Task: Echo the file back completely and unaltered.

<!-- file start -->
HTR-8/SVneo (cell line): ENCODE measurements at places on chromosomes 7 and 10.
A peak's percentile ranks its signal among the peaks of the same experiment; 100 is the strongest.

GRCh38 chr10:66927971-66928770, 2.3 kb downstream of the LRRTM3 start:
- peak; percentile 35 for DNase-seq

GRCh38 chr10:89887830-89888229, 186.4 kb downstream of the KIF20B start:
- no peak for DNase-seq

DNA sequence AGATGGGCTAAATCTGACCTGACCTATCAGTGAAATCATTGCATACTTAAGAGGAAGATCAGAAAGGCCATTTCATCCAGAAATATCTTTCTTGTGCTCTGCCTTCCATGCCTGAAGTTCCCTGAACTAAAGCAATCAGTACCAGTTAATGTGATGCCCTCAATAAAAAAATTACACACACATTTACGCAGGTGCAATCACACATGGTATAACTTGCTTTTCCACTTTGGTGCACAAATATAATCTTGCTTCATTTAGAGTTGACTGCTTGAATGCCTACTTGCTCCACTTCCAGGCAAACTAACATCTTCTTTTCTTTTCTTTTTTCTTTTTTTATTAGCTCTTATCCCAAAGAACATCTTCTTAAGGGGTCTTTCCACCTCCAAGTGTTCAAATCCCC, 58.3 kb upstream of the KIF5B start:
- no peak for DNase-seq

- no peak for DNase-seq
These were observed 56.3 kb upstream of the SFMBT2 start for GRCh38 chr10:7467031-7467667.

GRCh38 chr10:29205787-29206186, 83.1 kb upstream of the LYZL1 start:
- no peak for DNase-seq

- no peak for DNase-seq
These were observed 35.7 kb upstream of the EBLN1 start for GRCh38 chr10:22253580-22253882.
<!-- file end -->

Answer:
HTR-8/SVneo (cell line): ENCODE measurements at places on chromosomes 7 and 10.
A peak's percentile ranks its signal among the peaks of the same experiment; 100 is the strongest.

GRCh38 chr10:66927971-66928770, 2.3 kb downstream of the LRRTM3 start:
- peak; percentile 35 for DNase-seq

GRCh38 chr10:89887830-89888229, 186.4 kb downstream of the KIF20B start:
- no peak for DNase-seq

DNA sequence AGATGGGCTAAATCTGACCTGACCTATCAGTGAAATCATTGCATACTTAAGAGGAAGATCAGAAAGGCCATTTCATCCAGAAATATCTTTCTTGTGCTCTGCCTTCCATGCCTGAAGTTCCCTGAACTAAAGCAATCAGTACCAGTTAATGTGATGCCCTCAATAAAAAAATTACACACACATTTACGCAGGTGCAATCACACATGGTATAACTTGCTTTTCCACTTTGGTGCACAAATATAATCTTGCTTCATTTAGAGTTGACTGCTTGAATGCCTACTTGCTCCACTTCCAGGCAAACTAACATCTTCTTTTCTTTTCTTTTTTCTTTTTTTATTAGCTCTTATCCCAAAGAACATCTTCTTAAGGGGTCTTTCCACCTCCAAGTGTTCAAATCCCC, 58.3 kb upstream of the KIF5B start:
- no peak for DNase-seq

- no peak for DNase-seq
These were observed 56.3 kb upstream of the SFMBT2 start for GRCh38 chr10:7467031-7467667.

GRCh38 chr10:29205787-29206186, 83.1 kb upstream of the LYZL1 start:
- no peak for DNase-seq

- no peak for DNase-seq
These were observed 35.7 kb upstream of the EBLN1 start for GRCh38 chr10:22253580-22253882.